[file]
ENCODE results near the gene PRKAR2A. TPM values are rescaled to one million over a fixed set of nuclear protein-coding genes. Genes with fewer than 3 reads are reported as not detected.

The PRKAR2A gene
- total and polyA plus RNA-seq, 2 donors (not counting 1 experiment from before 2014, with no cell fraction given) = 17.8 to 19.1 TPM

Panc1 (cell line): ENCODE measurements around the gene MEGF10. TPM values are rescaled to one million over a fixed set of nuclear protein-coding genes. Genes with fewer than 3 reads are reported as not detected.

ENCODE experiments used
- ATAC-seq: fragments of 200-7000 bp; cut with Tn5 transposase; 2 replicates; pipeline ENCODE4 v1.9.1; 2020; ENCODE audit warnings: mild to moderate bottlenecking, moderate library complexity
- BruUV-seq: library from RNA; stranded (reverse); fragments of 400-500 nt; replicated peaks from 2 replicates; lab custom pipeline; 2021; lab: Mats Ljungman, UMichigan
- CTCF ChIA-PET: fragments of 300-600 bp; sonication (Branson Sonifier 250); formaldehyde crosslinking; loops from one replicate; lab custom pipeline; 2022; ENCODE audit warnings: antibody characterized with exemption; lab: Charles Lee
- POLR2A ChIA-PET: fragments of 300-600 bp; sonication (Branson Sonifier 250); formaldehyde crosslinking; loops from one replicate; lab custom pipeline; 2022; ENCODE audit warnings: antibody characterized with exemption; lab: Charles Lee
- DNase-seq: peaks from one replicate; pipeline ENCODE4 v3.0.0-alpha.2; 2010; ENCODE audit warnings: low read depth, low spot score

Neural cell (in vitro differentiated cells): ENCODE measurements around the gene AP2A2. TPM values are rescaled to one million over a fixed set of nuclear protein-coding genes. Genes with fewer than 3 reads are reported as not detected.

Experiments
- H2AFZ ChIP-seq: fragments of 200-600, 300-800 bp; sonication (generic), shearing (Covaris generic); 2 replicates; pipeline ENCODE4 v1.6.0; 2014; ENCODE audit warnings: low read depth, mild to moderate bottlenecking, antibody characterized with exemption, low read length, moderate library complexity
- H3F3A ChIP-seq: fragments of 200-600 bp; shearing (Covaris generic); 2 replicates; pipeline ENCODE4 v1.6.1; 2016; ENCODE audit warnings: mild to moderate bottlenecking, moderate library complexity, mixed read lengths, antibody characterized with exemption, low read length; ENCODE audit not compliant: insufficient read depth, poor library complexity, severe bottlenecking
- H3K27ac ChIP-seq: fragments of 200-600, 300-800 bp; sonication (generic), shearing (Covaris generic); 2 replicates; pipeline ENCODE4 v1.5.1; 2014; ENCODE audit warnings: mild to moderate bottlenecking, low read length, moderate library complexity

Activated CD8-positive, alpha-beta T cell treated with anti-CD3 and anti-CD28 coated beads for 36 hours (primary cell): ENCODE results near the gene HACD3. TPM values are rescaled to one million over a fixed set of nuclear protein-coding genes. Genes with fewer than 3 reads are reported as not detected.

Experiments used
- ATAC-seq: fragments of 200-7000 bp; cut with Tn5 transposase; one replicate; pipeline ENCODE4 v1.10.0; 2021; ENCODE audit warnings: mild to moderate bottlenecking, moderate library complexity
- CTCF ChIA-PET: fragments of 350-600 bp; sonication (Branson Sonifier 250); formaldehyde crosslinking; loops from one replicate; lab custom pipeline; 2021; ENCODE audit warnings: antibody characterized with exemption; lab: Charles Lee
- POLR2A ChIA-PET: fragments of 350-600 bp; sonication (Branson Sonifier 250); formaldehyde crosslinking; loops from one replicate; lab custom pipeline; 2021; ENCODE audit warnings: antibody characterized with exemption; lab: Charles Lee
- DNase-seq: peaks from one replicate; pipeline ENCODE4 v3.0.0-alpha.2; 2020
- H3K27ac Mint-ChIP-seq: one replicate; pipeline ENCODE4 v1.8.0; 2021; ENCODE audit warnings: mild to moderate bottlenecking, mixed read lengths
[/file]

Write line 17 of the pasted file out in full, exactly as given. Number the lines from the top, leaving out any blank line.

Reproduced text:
Experiments used